Hidden Jenner

There was an unexpected role reversal in the world of TV news this past week. News satire – an institution that regularly attacks the bigotry and ignorance of network and cable news coverage – was itself accused of bigotry and ignorance in regards to transphobia, while a primetime network news special about transgender issues (albeit in the form of an interview with Bruce Jenner, hence why TV is interested in the first place) was widely praised for its sensitive handling of the topic. On Monday, The Nightly Show with Larry Wilmore – Comedy Central’s bland replacement for The Colbert Report – aired a segment ridiculing Jenner’s identification as a woman and chosen sexual orientation as abnormal, which were made to seem even more grotesque by comparing her to Pinnochio. This was responding to Friday evening’s 20/20 special on ABC, in which the former Olympian and Kardashian was interviewed by Diane Sawyer about being a man trapped in a woman’s body her entire life and her decision to transition to a woman, which she has been doing piecemeal for years.

Methinks Larry doth protest too much!

Methinks Larry doth protest too much!

At the heart of the controversy surrounding The Nightly Show was Wilmore’s apparent confusion about Jenner’s desire to become a woman yet having male genitalia and preferring women sexually. Now, if this seems to be representative of the billions of people around the globe who have spent their lives knowing they are a different gender than the one assigned to them and have, for reasons too numerous to mention, yet to make their (complete) transition, it’s because that’s exactly what it is. It’s hard to see where the confusion, or indeed the comedy, lies in pointing out these tragedies. If anything, this information helps us make sense of Jenner’s personal (mostly surgical) life choices in recent years, and there is, of course, the little known fact that what Bruce Jenner wants to be or do in her life is none of anyone’s fucking business. Even more appalling was Wilmore’s hetero-bullying tone, which seemed to suggest that this particular combination of gender and sexuality was above and beyond an average straight guy’s understanding of the world.

But 20/20 didn’t miss the opportunity to turn the tables on news satire either. Clips from Saturday Night Live and Conan making jokes at the expense of Jenner’s gender instability were featured in the programme. She was fair game when she was altering her appearance for reasons of vanity, but the punchlines were directed at gender. Conan O’Brien’s monologue jibe seemed to be urging Jenner to hurry up and pick a gender, as if that were somehow easy or necessary for us to recognise her as human. In defence of news satire – which I believe to be essential not only as a critical commentary on the news but also a superior alternative to it – these are atypical moments that in no way represent the genre’s treatment of such issues. It’s hard to imagine The Nightly Show’s tone of reporting on its forerunner The Daily Show which draws Arsenio-style primal screams at the mere mention of Elizabeth Warren. The Conan monologue gag seems unusually cruel, especially for a late-night talk show with a notably liberal following.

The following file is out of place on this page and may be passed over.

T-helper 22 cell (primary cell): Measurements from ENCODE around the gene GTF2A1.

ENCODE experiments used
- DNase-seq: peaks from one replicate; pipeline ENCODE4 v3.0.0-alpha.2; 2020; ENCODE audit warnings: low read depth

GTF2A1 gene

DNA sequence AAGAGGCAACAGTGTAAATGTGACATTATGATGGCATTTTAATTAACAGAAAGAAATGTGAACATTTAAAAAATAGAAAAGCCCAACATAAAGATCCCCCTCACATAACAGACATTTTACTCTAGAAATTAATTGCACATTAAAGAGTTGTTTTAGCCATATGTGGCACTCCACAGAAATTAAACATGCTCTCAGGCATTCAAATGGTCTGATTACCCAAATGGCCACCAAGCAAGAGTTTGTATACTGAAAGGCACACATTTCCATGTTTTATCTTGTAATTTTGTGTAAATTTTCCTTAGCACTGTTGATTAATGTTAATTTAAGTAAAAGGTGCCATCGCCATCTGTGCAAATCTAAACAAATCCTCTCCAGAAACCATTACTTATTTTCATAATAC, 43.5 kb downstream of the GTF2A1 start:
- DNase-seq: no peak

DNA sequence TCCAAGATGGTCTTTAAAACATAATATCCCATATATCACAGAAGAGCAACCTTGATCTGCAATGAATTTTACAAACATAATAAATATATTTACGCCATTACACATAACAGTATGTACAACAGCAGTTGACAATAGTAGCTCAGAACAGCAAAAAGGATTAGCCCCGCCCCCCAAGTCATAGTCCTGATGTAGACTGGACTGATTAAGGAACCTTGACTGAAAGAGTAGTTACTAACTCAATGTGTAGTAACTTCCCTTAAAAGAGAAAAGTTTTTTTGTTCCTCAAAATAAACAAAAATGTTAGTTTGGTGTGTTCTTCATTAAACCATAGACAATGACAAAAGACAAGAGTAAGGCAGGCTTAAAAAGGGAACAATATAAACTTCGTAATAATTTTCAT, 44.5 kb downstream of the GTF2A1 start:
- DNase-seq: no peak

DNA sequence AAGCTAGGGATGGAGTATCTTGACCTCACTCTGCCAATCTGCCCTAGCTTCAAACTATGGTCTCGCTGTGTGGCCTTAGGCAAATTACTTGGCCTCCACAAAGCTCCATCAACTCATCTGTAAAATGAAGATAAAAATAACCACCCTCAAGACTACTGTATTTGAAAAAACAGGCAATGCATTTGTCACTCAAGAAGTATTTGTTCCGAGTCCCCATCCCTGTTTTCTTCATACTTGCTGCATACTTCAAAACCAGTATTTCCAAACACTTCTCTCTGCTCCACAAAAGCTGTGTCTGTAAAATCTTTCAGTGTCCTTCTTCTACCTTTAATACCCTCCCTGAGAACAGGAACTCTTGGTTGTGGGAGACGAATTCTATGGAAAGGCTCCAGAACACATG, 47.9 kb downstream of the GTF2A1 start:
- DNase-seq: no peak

Hindsight is 20/20!

Hindsight is 20/20!

It is, however, possible to imagine Wilmore’s segment on The Colbert Report, with the thinly veiled prejudice cloaked in the self-negating irony of Colbert’s fake conservative newsman persona. But there’s no evidence here that we’re supposed to think of what Wilmore is saying as anything other than genuine (and if you ever suspected that Wilmore is capable of comedy that is less than obvious, remind yourself he is the creator of Black-ish!). If the problematic representation of transgender issues in news satire has been reported correctly, we should also note that the success of TV news coverage in dealing with the same issues has been greatly exaggerated. Perhaps the overwhelmingly positive reaction to the Bruce Jenner 20/20 special was motivated by relief that it wasn’t the most hideously offensive piece of journalism ever aired. But interviewer Diane Sawyer adopted the persona of a sceptical and disgusted parent, asking questions only the most hateful (and thus least important) person would. It’s insulting enough, even without the patronising implication that this is what the public would ask. We also have to take into account TV news’ much worse track record when it comes to reporting on the transgender community: Piers Morgan’s media war with Janet Mock, Katie Couric’s inappropriate intimacy interviewing Laverne Cox. Nobody’s getting it right but news satire is wrong less often than the news.

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